He doesn’t mention sex, or the female anatomy, or anything having to do with the essay.

            Moritz slowly, but surely, relaxes around him. He’s lets Melchior take the lead, accepting that this doesn’t have to make a difference if Melchior says it doesn’t. Their friendship becomes almost comfortable again.

            Melchior knows that he should leave it like this. He’s had his taste of the apple of knowledge, he knows now how Moritz’s lips feel against his own, and he hasn’t destroyed his relationship with his friend. That’s far more than he ever expected to get.

            He also knows that he won’t leave it like this. Not now when he knows that he doesn’t have to. That what happened with Moritz could happen again.

 

            They’re sitting in Melchior’s hayloft, talking about everything and nothing, and Melchior is hyperaware of every movement Moritz makes.

            He’s gone up here a million times, to write, to think, and no one besides Moritz has ever interrupted him. His parents haven’t, certainly. They have no reason to. The barn hadn’t held anything of value in years. Why would it? Industry was dominant now. There was no place for farmers.

            Moritz isn’t jittery, not like he is. He thinks that whatever happened between Melchior and he is over, and there is nothing to worry about, nothing to anticipate.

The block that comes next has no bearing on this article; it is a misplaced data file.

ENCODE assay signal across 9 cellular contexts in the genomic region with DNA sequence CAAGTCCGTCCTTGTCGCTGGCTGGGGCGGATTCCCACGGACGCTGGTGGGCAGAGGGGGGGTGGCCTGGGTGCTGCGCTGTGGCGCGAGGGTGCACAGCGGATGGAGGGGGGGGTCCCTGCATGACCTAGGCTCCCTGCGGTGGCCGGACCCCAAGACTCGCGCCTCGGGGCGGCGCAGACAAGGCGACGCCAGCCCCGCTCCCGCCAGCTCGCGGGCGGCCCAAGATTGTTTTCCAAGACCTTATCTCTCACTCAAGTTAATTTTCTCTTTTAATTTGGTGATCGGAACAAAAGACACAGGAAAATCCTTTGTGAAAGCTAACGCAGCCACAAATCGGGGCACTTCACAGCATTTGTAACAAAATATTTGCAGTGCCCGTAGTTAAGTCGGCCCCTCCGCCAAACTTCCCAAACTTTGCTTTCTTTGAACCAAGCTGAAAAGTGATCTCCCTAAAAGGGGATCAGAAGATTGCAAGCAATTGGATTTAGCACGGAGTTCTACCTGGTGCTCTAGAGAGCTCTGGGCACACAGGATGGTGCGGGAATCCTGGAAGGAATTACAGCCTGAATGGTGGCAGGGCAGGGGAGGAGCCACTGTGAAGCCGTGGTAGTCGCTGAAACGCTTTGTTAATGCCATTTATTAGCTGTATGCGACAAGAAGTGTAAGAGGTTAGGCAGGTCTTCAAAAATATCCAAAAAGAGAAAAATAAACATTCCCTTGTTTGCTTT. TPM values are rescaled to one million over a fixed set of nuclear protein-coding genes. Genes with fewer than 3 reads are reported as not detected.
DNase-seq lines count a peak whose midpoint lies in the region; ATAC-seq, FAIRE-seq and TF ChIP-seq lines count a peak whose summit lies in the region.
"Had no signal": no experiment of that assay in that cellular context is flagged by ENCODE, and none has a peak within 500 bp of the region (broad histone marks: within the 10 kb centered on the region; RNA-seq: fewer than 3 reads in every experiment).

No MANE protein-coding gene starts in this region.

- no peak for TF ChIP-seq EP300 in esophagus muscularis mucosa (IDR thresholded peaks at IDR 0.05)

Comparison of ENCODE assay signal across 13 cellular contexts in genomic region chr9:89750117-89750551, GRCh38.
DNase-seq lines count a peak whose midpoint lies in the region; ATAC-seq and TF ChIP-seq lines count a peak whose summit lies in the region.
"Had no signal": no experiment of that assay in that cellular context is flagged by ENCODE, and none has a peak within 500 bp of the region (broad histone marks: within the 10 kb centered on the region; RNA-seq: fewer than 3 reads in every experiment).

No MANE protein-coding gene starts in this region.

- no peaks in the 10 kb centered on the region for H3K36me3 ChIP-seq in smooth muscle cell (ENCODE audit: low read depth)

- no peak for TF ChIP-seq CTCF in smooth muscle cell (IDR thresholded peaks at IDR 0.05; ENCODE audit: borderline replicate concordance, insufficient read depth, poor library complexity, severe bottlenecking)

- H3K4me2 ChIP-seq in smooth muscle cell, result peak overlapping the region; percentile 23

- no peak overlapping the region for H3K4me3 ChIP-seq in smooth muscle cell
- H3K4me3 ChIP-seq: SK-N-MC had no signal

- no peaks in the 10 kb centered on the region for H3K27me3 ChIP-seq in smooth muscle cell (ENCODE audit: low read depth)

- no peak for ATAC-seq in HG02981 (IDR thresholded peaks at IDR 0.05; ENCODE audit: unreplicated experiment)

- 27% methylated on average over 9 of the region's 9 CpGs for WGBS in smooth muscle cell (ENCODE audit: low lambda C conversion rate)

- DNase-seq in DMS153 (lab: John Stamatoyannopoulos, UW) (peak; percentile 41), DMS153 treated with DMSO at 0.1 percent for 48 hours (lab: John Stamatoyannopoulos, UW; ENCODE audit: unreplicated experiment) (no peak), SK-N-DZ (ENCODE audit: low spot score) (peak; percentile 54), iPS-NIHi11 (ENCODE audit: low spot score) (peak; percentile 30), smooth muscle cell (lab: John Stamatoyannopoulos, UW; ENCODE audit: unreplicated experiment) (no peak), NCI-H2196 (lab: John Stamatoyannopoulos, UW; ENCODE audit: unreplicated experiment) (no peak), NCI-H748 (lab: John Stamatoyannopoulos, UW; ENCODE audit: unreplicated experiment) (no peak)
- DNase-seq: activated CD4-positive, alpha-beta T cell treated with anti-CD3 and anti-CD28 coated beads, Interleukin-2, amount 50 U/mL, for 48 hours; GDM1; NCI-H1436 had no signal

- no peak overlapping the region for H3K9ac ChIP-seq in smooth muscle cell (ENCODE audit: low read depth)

Or he knows it isn’t over, and he’s ready for it now.

            Melchior can’t quite convince himself it’s the latter. But he can’t eliminate the possibility that it’s not.

            It is not nearly as elegant as it was the last time. There is no buildup, no prelude. No lingering touches to warn Moritz that something is coming. Melchior simply leans over and kisses him.

            If Moritz is surprised, he does nothing to indicate it. He opens his mouth at the first press of Melchior’s lips, and he lets Melchior lower him onto the hay.

            Soft noises free themselves from the back of his throat, and he lets Melchior unbutton his jacket, unknot his tie, undo his shirt. Melchior slips off his own, as smoothly as if he had practiced, and leans forward again to cover Moritz’s body with his own.

 

            Afterward, Moritz lays his head on Melchior’s bare chest, and Melchior wraps his arms around him, trying to apologize without using words.

            Neither of them say anything. Melchior can’t decide if the silence is a comfortable one or not.

            Maybe there’s just nothing to say.

            Maybe there’s everything to say, but nowhere to start.

            Melchior finds hay in his clothes for days afterward. It’s far less punishment than he deserves.

 

            It continues.

            Melchior tries to justify it to himself. If Moritz ever seemed unwilling, he would stop. If Moritz ever seemed like he wasn’t enjoying it, he would stop.

            He knows none of that matters.

            He has taken without asking, however unresisting his victim seemed to be. He has used his position of power, his knowledge, and abused it. He has taken his friend’s trust in him and twisted it to his own advantage.

            At this point, he would almost rather have his friend back.

            Melchior worries that if he stops, he’ll lose Moritz completely.

            Melchior worries that he’s already lost Moritz completely.

            Melchior tries to talk about it with Moritz, but the words stick in his throat. He wonders what Moritz thinks of him.

            And their old dynamic is gone. They’re still friends, sure, but Moritz doesn’t see him as his childhood companion. He glances at Melchior when he thinks Melchior isn’t looking, a trace of fear in his eyes.